The Escape – September 1939
Orzel was surrounded by Estonian gunboats and armed guards boarded her and confiscated charts. Next day, breech mechanisms were dismantled from the guns, ammunition unloaded and 14 torpedoes removed. Further unloading, on 17 September, of torpedoes from the after tubes proved to be impossible because of sabotage.
The Poles now began preparations for escape. A fairway to the northern entrance of the harbour was sounded under the pretext of angling; mooring lines were partially sawed and the dismantling of various vital parts stopped under the pretense of preventive maintenance. On the night of 18 September, at 0200hrs, Orzel slipped her lines and, under the nose of the gunboat Laine, broke out with two overpowered Estonian guards onboard. She was machine gunned in the harbour area and then struck the breakwater and edged up the bow on blocks. Fortunately, a light breeze formed a screen of exhaust gases which obstructed the view of the Estonian gunners and gave her enough time to break out. Later, Orzel was ineffectively shelled by the Nargön Isle battery.
The main problem was navigation without charts in the confined Baltic waters. Because of the absence of the codebook (destroyed in Tallin) the vessel could not risk a wireless contact with the Hela base because of German listening stations. Fortunately, a list of Baltic lighthouses had avoided requisition and Sub-Lt Mokrski was able to prepare ‘a hand-drawn map with depths given 'in meters and conjectures'.
Following Orzel's break out from Tallin, the Soviet Baltic Fleet reported attacks on Soviet freighters by 'unknown' submarines. This action came to a climax when, on 26 September, the steamer Metallist was sunk, which gave the Soviets an excuse to claim rights to defend Soviet Socialistic Republic.
To deny German accusations of murdering the two Estonians, Lt Grudzinski decided to disembark them on the coast of Gotland and this was done on the night of 20 September. Then Orzel began to patrol in this area. After the internment of Zbik on 27 September, Orzel was the last operational Polish submarine on the Baltic and she caused serious aggravation to the OKM (Oberkommando der Marine), particularly when trying to stop a German vessel three days later. Unfortunately, Lt Grudzinski could not hope for any success trying to execute rules of the International Law concerning submarine warfare, imposed on all the Polish commanders by the C-in-C of the PMW, Rear-Adm Unrug.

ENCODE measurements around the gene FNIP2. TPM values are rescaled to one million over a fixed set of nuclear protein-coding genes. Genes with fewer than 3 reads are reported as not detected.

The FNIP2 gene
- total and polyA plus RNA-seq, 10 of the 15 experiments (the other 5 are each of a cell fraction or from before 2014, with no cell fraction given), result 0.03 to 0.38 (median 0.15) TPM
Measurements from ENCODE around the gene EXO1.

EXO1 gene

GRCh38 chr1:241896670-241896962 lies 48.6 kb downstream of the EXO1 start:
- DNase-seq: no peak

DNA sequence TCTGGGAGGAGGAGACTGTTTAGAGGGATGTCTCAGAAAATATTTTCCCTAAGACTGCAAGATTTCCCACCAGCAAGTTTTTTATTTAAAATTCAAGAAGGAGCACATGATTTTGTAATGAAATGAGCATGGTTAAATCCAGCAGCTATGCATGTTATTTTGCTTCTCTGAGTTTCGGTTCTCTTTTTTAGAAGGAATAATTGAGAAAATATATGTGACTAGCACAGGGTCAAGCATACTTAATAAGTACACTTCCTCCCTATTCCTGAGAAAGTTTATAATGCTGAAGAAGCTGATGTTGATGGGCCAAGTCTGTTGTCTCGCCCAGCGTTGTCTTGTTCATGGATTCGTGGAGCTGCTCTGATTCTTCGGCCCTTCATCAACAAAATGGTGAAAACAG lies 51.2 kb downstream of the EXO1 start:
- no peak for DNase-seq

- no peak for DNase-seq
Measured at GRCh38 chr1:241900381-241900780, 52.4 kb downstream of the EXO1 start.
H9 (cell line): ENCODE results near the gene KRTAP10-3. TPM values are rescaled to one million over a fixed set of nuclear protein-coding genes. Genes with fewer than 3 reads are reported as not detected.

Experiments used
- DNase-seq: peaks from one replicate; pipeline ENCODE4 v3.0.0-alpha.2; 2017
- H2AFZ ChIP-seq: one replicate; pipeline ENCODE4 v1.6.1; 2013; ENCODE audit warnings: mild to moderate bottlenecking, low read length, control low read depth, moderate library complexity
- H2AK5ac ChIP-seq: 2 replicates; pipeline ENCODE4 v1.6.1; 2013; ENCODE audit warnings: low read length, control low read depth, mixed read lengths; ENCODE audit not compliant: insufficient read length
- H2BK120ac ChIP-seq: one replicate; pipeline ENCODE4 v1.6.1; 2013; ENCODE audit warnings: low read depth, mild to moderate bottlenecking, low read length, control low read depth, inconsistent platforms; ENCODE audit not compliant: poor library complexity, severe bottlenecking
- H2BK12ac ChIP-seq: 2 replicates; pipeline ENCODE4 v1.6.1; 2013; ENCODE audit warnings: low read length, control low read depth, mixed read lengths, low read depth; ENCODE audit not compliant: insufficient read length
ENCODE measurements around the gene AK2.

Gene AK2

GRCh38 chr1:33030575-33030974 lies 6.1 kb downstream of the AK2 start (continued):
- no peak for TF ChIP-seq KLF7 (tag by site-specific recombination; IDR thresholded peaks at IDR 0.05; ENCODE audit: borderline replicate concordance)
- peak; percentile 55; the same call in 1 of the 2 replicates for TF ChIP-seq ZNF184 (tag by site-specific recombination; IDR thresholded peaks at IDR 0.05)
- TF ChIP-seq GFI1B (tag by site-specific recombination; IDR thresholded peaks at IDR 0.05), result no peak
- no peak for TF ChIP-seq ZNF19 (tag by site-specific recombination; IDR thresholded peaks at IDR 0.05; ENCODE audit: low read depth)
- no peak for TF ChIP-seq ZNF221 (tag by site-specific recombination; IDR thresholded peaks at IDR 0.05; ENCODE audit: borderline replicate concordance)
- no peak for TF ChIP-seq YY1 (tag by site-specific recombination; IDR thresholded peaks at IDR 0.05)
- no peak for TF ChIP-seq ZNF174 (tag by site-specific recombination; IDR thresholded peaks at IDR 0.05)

To Rosyth and Norway Patrols
On 2 October, the garrison of Hela capitulated and the lonely Baltic patrol of Orzel became pointless. Furthermore, she was desperately short of fresh water. Lt Grudzinski decided to head for Britain, and with the new 'chart' prepared entered the sounds on 8 October and arrived at Kattegat two days later where she remained for 24 hours trying to hunt German ships. The same was repeated the day after, but when a minefield was discovered Orzel headed for Britain.
The arrival of Orzel in Rosyth brought the number of Polish warships in Britain up to five which, under the agreement of 18 November, formed the Polish Naval Detachment in Great Britain.
Early in November 1939, Orzel began an overhaul at the Caledon Yard. Dundee and necessary conversions were made to adapt her to British practice and weapons. Her tubes were refitted to house Mk VIII torpedoes while new breech mechanisms for the guns were ordered from Sweden. These did not arrive before the ship was lost.
On 1 December, Orzel commissioned with the Second Submarine Flotilla in Rosyth under the flag of Capt Stephens (RN) and was given the pendant number 85 A. She then began routine patrols and convoy escort duties off Norway.
On 8 April 1940, during her fourth patrol in Norwegian waters Orzel detected the German steamer Rio de Janeiro (5261 tons gross) of Lillestand. At 1100hrs, she surfaced and, aiming with her breechless gun, she ordered the German crew to abandon ship. One torpedo was fired at 1205hrs but the main bulkheads of the ship remained intact and only a second torpedo, fired at 1315hrs, caused the explosion which sunk the German steamer. Survivors in Wehrmacht uniforms were picked up by local fishing boats and claimed that they were sent to protect Norway's independence against Anglo- French invasion. Actually, Rio de Janeiro had been designated to disembark 400 German troops and war material at Bergen as one of the I Seetransport- Straffel of 15 troopships. Unfortunately, this unmasking of German intentions was not given a proper notice by allied or Norwegian authorities.
On 10 April, staying practically in the mainstream of German invasion traffic, Orzel probably sunk an armed trawler and the next day she had to abandon an attack on a liner because of enemy escort countermeasures.
The sixth patrol off Norway which Orzelbegtn on 23 April was her last. One 2 June, she was ordered to proceed to Skagerrak and three days later was called to end the patrol on 6 June and return to Rosyth. Being overdue by 8 June, Orzel was asked to report her position but this was not done and on 11 June the KierMar- Woj officially announced that Orzel was lost.
In the opinion of V-Adm Horton, Flag Officer (S), which was expressed during the Admiralty Conference of 6 August 1940, Orzel was sunk by an enemy aircraft on 29 May southwest of the German Warngebiet (Warning Zone). This information supported the announcement of the OKM of 29 May, that the enemy submarine was sunk by an aircraft bomb in the middle of the North Sea.
The official statement issued by the British Admiralty after the war, disclosed that the course of Orzel, eastward of her patrol zone, passed through a previously unchartered enemy minefield. Therefore, it was assumed that Orzel was sunk on mines on 25 May 1940 in position 57*N, 3*40'E.